I was killing time at an airport recently, browsing the bookstore and came across My Grandmother Asked Me to Tell You She’s Sorry. I had already flagged it as a TBR before I realized it was the same author as A Man Called Ove. It felt like a sign and a perfect opportunity for a good book during a long trip.

Backman works his magic writing in this story too. A young girl, Elsa, has a special bond with her grandmother who tells her stories of adventure, teaches her a secret language, and is her hero when she doesn’t quite fit in. To the rest of the world, the grandmother is difficult, ornery, and defiant. In one of the first chapters, they are arrested together – and it quickly becomes apparent that this isn’t the police officer’s first run-in with Elsa’s grandmother.

When her grandmother falls ill, she sends Elsa on a quest delivering letters to people that she has wronged. The letter delivering takes Elsa on an adventure, discovering things about her grandmother and her neighbors that she never knew.

It’s a touching story, full of surprises and twists – with a lovely creative concept. In the end, the same moral of the importance of community and love rang true as it did in A Man Called Ove. This is certainly another one whose characters will live on in my mind for a long time.

Reading Sara Review: Harry Potter and the Cursed Child (Part 1 & 2), a play by Jack Thorne

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Hardcover: 320 pages
Publisher: Scholastic, Inc.; Special Rehearsal ed. edition (July 31, 2016)
Reading Sara Rating: 7/10

modern romance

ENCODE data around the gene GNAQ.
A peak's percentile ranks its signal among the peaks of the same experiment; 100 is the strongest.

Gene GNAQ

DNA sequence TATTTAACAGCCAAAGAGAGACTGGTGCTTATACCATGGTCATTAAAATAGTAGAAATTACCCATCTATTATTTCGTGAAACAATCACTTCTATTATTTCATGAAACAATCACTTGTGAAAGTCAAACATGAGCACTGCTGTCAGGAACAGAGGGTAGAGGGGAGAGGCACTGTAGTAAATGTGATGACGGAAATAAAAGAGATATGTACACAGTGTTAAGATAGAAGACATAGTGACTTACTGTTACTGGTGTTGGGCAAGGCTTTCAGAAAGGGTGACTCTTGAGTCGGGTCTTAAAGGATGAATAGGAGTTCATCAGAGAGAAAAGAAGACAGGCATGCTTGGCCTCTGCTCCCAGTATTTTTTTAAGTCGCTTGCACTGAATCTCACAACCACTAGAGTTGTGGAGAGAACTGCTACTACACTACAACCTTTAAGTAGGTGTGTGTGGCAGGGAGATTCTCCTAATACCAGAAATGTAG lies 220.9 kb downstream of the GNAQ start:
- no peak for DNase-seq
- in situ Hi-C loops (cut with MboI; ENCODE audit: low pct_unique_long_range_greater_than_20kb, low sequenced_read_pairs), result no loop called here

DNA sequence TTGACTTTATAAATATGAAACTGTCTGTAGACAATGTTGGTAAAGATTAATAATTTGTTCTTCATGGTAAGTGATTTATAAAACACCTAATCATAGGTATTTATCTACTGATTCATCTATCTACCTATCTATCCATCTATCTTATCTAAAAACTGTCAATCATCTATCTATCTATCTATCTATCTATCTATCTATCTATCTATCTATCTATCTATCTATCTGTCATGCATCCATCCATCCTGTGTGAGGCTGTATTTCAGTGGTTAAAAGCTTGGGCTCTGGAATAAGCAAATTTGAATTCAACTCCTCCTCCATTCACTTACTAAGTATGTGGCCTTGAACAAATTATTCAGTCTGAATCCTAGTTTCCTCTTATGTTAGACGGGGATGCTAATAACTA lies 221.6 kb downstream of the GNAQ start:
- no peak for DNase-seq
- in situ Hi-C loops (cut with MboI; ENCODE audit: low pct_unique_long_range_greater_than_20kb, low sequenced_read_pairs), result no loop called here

Reading Sara Review: When I began this blog, I had no idea that I would get to write a review on a Harry Potter story, so this is a big bucket list item for me. I love the magical world that JK Rowling created – it was so fun to watch the characters grow up, to be delighted and surprised as a reader each time a new book came out. I would wait in line at midnight (for the books and the movies), devour the book with little sleep, and usually be inspired to re-read the other books. So, Harry Potter is a passion of mine.

I am getting older, so going to a midnight release party wasn’t on the top of my list for this one, but I did pick it up the following day. I had to finish another book I was reading (Liane Moriarty’s new one – review coming soon!) before I committed. But, once I committed to Harry Potter and the Cursed Child, I didn’t put it down and finished it easily in an afternoon.

Many people have been surprised about this book release; it has been much quieter than previous Harry Potter-themed stories. It isn’t a novel, but a transcript of the play occurring in London right now that features Harry, 19 years after we last saw him in Harry Potter and the Deathly Hallows. It is based on an original story written by JK Rowling, with Jack Thorne and John Tiffany, but the script for the play (which is what this book is) was written by Jack Thorne.

Now on to the spoiler-ish portion of the review (I won’t give many details, but I will talk about some themes that I thought were interesting, so some may perceive them as spoiler-y. Read at your discretion!)